From Duetsche Welle:
German Incest Convict to Take Case to Highest CourtThe lawyer representing a Saxon couple found guilty of incest said the siblings will take their case to Germany's Constitutional Court. It's the final step in a long and contentious legal battle.
Attorney Endrik Wilhelm said the siblings, Patrick S. and Susan K., would be filing their historic appeal after a district court in Dresden refused to override a jail sentence Patrick faces. The case, Wilhelm told the daily Dresdner Neueste Nachrichten newspaper, would be to challenge the constitutionality of paragraph 173 of the German Criminal Code, which outlaws sexual relations between close relatives.
The siblings have been in and out of the courts for the past five years. In 2002 Patrick S. was given a suspended sentence of one year in prison for sleeping with his sister. In 2004 he served 10 months in jail for violating the terms of the original conviction, and in 2005 he was sentenced to two-and-a-half years incarceration for incest.
Susan K. never received any jail time since she was always tried as an adolescent. The siblings have four children -- Susan K. has a fifth child from a different father.
The sentence Patrick S. currently faces contains no possibility of parole.
Unusual Family History
Patrick S. and Susan K. are immediate relatives, but they did not grow up as brother and sister. Patrick was adopted and raised by a family in Potsdam, while Susan spent her childhood with their mutual mother in Leipzig.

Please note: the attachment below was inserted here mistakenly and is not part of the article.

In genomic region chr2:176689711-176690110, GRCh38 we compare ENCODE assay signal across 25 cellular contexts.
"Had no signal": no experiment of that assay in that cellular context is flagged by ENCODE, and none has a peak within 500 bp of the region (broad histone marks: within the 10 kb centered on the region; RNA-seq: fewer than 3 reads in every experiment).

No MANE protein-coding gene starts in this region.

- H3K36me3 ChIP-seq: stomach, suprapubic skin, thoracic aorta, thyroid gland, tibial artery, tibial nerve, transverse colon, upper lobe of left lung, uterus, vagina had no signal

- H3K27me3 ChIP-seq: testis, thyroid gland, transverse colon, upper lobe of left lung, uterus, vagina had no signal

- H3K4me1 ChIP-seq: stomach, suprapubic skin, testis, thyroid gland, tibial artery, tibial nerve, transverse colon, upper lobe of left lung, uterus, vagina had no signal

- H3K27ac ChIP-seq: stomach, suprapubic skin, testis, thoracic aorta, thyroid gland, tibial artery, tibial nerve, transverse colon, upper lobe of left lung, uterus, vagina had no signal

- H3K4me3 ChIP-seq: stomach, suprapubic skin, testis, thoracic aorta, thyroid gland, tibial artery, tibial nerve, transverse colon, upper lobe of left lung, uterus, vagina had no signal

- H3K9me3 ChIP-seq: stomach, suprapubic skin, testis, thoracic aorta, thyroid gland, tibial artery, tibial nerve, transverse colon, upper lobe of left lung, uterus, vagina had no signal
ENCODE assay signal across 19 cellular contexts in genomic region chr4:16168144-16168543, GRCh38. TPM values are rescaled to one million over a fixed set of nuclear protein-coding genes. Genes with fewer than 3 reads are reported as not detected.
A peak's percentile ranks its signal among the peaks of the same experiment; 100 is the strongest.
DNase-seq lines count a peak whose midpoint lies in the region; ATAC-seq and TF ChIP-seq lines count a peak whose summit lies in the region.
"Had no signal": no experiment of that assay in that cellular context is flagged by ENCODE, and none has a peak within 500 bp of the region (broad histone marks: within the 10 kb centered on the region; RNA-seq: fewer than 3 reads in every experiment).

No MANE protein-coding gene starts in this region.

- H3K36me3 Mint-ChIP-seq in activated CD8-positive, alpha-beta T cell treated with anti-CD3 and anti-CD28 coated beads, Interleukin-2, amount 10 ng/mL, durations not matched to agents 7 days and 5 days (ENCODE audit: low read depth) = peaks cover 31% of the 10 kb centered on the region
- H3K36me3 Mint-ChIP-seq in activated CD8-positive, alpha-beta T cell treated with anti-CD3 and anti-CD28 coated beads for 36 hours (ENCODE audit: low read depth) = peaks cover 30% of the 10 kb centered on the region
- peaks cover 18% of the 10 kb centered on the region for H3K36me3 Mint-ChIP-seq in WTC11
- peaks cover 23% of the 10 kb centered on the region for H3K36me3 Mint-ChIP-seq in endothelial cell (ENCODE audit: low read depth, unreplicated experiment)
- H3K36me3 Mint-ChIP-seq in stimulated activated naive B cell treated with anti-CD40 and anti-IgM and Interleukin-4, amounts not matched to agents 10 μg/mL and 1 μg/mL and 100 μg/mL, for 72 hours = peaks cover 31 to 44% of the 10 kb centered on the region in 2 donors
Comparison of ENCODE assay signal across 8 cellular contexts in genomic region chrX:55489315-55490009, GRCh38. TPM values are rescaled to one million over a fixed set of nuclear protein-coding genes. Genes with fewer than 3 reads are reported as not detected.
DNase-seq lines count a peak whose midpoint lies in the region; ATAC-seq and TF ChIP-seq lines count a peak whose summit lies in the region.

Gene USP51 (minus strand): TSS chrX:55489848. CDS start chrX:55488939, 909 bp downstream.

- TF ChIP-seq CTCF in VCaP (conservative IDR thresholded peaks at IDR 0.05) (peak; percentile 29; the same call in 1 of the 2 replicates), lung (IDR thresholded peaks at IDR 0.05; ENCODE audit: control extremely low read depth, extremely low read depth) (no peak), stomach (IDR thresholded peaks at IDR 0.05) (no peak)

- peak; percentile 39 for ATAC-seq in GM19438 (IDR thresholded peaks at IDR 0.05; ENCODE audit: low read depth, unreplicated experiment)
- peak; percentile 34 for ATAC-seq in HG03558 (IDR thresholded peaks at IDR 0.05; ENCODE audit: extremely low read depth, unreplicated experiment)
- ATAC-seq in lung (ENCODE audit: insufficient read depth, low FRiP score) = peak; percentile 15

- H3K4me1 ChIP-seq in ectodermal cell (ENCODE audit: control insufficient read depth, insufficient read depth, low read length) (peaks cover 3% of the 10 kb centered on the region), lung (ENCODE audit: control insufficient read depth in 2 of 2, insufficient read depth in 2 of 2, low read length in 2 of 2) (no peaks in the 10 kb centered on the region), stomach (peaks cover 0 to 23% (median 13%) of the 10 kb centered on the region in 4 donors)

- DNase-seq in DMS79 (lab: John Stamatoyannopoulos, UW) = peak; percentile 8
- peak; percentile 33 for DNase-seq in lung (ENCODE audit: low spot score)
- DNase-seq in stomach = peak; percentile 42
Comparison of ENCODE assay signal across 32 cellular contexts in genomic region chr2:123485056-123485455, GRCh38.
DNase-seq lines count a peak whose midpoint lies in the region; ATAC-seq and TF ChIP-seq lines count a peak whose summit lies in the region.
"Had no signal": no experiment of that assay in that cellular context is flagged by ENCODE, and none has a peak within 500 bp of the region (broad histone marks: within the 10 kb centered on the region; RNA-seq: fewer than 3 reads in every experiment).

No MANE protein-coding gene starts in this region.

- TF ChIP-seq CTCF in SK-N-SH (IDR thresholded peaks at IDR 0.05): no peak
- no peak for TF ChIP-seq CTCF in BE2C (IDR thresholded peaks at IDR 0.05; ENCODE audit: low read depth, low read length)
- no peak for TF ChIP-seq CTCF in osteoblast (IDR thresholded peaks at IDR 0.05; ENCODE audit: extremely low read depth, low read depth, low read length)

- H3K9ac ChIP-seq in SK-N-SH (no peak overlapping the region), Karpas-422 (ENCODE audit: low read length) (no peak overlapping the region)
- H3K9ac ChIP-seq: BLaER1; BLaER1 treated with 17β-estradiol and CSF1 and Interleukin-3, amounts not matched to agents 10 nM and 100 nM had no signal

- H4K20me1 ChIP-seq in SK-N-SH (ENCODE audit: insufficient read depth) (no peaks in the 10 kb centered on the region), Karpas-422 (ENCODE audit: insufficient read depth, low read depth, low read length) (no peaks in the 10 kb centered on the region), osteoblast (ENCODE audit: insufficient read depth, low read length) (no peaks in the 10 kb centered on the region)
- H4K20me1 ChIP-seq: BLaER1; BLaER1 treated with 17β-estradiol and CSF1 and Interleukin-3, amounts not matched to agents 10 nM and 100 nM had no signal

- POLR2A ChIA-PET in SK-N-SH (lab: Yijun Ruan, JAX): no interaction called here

The two met in May 2000, after Patrick decided to contact his biological family. Their first child was born a year later.
Anti-incest laws have been taken off the books in a number of countries including France, Belgium, the Netherlands, Portugal, Turkey, Japan, Argentina and Brazil.
Now the Constitutional Court in Karlsruhe will be asked to decide if Germany should follow those nations' lead or if it can retain its current legislation.
Today, the issue is whether Germany can say that incest is illegal. Soon, the arguments will be made that if incest is no longer illegal, how can society say that a brother and sister (or any combination of individuals) cannot be married.
The traditional definition of marriage as being between a man and a woman is being rewritten with New Jersey being the latest state to implement "Civil Unions". But, how can marriage or civil unions be limited to two "individuals"? Who can tell Patrick S. and Susan K. that their love is not as real or as valid as anyone else's? Who will be so bigoted and heartless?
The die is cast and it's only a matter of time before the word marriage will be made archaic in the West. It will be redefined until it no longer has meaning and eventually governments will no longer recognize "marriage" at all.